- Panasonic G7 (very light and logically designed, many video features)
- Canon 5D Mark II (raw workflow advantages and superb build quality)
- Canon 5D Mark III (ditto)
- Sony RX1R II (best of the Sony ergonomics, fast and responsive, smallest full frame camera with sharp 1080p)
- Nikon D5500 (light, very large articulated screen, good physical control layout and menus)
- Canon 70D (very effective AF during video shooting, good overall body design)
Figure 1 – Top two:
Not as pleasing to shoot with:
- Sony A7S II / A7R II (occasionally laggy, slow start-up times, poor menus, small buttons, physical control scheme lacking in soul)
- Nikon D810 (heavy, no articulated screen, limiting mount)
- Canon 1D C (heavy, lack of video functions, no articulated screen)
- Sony FS100 / FS700 (fiddly, odd button placement and slow)
- RX100 IV (poor menus, fiddly)
Good value for money
- Canon 50D and 7D (Magic Lantern raw)
- Blackmagic Pocket Cinema Camera (raw and ProRes)
- Sony A6000 (XAVC S 1080p, full frame with Speed Booster)
- Panasonic G6 / GX7 (detailed 1080/60p)
- Panasonic GH2 (detailed 1080/24p)
Unique feature set for price
- Blackmagic Production Camera (global shutter 4K)
- Panasonic FZ1000 (super-zoom 4K)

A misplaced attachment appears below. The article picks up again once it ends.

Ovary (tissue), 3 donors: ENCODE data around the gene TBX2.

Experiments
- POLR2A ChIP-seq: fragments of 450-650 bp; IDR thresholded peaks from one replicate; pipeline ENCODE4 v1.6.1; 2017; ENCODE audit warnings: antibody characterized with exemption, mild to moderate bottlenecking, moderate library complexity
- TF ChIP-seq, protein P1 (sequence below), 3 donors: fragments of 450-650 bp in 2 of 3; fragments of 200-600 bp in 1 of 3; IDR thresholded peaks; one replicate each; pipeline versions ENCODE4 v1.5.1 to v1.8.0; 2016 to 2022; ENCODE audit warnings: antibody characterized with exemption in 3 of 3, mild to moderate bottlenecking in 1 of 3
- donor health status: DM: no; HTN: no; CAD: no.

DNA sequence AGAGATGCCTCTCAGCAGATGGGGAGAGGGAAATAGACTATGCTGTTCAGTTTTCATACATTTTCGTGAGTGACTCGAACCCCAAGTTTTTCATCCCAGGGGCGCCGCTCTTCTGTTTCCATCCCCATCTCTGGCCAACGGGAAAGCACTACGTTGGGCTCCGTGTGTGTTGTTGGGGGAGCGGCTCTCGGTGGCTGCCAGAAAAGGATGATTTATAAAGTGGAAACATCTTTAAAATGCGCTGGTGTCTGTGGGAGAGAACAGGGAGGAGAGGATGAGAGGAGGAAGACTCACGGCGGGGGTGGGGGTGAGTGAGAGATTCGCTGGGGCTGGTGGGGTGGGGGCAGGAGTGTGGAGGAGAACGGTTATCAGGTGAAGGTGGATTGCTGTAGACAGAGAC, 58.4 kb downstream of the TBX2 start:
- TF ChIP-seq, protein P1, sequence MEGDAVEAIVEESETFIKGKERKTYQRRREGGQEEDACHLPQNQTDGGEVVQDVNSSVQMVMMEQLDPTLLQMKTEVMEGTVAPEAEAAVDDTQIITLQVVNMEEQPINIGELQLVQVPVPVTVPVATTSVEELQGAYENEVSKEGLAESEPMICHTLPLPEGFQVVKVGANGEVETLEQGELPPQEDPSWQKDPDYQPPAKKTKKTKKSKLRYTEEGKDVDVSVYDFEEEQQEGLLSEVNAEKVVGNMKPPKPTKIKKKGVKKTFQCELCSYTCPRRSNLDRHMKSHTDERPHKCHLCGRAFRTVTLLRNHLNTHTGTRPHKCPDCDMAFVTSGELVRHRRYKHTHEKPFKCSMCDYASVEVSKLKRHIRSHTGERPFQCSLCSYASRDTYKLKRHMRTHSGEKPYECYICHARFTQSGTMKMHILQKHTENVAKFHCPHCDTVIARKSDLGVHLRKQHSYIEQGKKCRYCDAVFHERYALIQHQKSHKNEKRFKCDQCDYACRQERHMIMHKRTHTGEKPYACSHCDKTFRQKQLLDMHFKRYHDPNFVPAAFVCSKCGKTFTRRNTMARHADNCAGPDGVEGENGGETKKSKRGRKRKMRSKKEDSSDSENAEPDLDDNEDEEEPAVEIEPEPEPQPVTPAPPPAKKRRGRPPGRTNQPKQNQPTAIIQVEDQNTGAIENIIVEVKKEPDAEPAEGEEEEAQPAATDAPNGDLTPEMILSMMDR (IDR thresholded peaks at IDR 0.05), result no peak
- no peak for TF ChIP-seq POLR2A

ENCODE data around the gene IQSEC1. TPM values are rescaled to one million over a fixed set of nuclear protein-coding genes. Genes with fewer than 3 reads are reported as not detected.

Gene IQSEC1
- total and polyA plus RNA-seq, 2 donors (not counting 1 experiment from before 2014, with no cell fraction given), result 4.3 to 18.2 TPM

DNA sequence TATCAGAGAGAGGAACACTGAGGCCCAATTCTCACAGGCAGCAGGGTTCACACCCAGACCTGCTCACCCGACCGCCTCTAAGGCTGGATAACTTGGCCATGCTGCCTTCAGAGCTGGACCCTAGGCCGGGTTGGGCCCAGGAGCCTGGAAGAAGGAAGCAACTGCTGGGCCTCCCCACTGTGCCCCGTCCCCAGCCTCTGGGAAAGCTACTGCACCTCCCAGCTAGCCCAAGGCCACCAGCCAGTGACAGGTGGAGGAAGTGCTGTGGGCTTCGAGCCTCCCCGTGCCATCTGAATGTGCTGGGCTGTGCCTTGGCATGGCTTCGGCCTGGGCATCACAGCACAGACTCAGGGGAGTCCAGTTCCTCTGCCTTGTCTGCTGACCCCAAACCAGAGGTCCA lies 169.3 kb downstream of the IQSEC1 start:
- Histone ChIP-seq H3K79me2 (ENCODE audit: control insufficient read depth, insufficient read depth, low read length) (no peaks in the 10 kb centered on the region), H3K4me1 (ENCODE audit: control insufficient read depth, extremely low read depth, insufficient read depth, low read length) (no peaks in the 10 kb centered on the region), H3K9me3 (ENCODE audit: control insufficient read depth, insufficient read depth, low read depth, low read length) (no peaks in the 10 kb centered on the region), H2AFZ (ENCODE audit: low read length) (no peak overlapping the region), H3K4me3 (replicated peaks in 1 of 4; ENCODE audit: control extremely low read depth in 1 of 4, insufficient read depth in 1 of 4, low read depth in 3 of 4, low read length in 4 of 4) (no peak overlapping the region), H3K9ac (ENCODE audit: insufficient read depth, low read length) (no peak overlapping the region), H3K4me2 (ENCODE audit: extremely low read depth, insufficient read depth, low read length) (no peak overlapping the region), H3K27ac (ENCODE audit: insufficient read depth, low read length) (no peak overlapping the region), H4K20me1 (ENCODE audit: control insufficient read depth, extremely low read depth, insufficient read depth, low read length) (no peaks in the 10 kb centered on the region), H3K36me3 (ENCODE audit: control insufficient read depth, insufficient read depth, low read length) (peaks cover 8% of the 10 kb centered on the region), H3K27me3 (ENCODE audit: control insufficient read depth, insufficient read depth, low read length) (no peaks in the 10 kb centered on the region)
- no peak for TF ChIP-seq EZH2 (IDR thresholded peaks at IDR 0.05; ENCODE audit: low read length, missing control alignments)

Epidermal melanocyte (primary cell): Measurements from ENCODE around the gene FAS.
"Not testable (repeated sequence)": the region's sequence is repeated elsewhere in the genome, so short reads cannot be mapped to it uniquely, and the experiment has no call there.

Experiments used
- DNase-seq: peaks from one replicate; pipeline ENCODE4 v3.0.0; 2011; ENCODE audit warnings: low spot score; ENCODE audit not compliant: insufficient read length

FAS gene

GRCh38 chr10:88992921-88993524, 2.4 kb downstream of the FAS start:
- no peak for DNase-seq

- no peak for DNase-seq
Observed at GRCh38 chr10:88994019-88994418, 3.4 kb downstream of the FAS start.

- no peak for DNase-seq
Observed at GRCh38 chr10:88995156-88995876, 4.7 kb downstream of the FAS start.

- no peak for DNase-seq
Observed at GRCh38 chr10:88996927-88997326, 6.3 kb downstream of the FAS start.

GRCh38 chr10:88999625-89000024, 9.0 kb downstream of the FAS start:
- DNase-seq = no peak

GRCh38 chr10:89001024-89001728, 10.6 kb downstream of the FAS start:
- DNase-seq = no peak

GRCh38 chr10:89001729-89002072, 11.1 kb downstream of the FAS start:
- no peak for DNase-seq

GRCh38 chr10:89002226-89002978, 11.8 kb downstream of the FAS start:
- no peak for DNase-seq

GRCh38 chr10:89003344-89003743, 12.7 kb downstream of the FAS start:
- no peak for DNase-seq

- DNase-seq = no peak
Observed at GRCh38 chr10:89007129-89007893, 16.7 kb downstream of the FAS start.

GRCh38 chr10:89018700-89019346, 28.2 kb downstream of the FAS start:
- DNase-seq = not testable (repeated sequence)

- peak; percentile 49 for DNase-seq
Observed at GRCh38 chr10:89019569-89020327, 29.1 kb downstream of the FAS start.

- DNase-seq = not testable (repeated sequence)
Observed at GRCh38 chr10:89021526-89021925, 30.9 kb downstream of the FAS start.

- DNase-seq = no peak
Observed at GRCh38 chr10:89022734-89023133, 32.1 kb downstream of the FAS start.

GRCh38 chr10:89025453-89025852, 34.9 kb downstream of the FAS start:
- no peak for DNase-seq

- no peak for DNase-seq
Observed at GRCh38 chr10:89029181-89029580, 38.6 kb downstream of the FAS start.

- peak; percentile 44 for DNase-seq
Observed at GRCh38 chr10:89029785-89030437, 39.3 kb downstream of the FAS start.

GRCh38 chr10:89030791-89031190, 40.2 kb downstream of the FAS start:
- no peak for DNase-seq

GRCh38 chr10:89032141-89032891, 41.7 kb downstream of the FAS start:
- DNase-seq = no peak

- Olympus E-M1 (5 axis stabilisation)
- Olympus E-M5 II (5 axis stabilisation)
- Canon 70D (smooth AF, Magic Lantern raw)
- Sony RX100 III (cheap, small, good quality 1080p)
Q: Why does the A7S II head up the chart ahead of the Canon 1D C?
A: Although in some instances I prefer the image from the 1D C and Canon LOG is certainly easier to get right colour-wise, the A7S II leapfrogs it on the technical chart due to better low light performance and wider ranging feature-set, as well as 1080/120fps for slow-motion capability.
Q: What’s the best value for money on the chart?
A: The 5D Mark II with Magic Lantern raw video gives superb character for £650 used. The Samsung NX1 gives the best outright technical performance for the money but the issue of lenses may cloud the question of good value, depending on what lenses you already own. The NX1 is compatible with modern Nikon and Sony A-mount lenses (Novoflex adapter has aperture control for each) as well as legacy SLR mounts such as Canon FD, M42, Olympus OM, Contax Yashica. Not compatible – Leica M, Metabones Speed Booster and Canon EF lenses will be without aperture control. In many situations depending on what lenses you need to buy the Panasonic G7 may offer the best value for money.
Q: What’s the easiest camera to use on the chart?
A: For those familiar with DSLRs the Nikon D750 offers the most straightforward shooting experience, without the complexity of the Sony menus, small fiddly buttons and S-LOG 2 workflow. It’s very easy to grade and doesn’t overwhelm with many video features. The D5500, G7, GH4 and NX1 are also easy to use, as long as you acclimatise well to their individual control layouts and ergonomics. The NX1’s H.265 codec is now directly editable in Adobe Premiere like H.264.
Q: What’s the most responsive camera?